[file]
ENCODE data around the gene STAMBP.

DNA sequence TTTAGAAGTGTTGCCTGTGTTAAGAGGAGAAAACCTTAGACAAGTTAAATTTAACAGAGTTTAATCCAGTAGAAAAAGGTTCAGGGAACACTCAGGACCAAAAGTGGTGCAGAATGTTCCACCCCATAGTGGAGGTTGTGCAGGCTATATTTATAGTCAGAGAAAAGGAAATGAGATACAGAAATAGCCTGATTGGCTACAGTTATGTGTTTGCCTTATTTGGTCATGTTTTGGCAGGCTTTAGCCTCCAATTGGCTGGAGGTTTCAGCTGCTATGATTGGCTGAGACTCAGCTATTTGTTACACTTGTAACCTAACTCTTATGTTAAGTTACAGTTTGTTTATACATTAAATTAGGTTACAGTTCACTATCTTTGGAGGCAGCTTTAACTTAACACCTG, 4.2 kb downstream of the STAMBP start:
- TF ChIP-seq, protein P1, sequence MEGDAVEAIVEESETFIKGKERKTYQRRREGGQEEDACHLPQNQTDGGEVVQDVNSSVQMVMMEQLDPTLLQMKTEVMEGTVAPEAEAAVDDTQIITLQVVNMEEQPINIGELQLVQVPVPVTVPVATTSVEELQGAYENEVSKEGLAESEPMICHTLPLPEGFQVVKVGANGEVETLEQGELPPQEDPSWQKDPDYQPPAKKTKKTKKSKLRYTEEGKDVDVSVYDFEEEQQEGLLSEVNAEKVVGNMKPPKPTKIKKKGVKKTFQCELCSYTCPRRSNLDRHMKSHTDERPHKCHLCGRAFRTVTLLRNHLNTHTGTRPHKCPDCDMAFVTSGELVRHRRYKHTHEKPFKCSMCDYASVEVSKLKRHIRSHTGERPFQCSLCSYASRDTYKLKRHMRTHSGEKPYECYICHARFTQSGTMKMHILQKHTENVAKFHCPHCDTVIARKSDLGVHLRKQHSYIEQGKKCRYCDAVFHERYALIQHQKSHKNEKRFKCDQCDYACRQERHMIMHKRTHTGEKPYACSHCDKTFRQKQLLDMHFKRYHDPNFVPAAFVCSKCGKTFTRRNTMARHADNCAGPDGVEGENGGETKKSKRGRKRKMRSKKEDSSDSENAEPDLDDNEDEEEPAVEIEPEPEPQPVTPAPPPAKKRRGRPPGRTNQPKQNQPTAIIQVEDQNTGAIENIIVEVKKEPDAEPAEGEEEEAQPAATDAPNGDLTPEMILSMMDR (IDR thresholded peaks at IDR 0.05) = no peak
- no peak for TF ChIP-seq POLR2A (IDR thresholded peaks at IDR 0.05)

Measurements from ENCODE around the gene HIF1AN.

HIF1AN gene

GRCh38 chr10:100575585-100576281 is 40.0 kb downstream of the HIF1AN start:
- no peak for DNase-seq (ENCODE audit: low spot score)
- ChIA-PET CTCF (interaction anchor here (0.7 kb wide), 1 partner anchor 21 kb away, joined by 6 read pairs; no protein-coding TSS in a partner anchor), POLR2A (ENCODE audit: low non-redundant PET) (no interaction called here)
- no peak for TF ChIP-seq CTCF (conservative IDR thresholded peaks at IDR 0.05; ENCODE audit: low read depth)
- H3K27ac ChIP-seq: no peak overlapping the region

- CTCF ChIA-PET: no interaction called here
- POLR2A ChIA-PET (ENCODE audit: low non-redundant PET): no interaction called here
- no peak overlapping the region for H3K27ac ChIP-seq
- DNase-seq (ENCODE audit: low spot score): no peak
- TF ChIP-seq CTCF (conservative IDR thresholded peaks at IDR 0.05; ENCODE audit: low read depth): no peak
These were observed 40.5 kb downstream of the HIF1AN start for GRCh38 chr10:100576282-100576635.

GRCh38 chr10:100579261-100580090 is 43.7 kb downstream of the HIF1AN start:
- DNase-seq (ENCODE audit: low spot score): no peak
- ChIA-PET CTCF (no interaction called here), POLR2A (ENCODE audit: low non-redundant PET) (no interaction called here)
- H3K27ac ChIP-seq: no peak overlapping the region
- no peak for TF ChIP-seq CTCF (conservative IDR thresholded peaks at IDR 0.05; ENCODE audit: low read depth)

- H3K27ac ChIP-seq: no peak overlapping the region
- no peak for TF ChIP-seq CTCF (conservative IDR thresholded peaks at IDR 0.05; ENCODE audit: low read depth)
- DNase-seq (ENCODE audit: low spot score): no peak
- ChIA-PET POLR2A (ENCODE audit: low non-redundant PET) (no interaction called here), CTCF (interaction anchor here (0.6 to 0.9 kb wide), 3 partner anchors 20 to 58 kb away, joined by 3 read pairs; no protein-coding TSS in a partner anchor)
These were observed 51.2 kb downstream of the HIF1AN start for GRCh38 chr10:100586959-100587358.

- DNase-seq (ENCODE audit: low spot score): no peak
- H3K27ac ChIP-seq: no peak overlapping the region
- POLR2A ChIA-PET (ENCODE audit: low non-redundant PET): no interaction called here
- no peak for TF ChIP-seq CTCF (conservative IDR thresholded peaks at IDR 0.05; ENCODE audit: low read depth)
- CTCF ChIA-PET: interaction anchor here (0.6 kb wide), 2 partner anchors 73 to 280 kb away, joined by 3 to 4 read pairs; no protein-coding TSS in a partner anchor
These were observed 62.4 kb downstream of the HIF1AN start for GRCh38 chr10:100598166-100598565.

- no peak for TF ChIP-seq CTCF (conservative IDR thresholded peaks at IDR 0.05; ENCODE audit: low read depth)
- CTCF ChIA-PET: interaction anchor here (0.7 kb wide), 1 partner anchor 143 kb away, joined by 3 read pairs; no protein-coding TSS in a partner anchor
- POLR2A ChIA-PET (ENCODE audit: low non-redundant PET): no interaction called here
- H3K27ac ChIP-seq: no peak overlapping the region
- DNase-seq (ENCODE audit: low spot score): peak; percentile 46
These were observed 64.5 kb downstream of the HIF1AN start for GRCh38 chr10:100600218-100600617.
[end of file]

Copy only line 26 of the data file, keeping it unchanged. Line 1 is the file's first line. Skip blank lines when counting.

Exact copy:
- ChIA-PET POLR2A (ENCODE audit: low non-redundant PET) (no interaction called here), CTCF (interaction anchor here (0.6 to 0.9 kb wide), 3 partner anchors 20 to 58 kb away, joined by 3 read pairs; no protein-coding TSS in a partner anchor)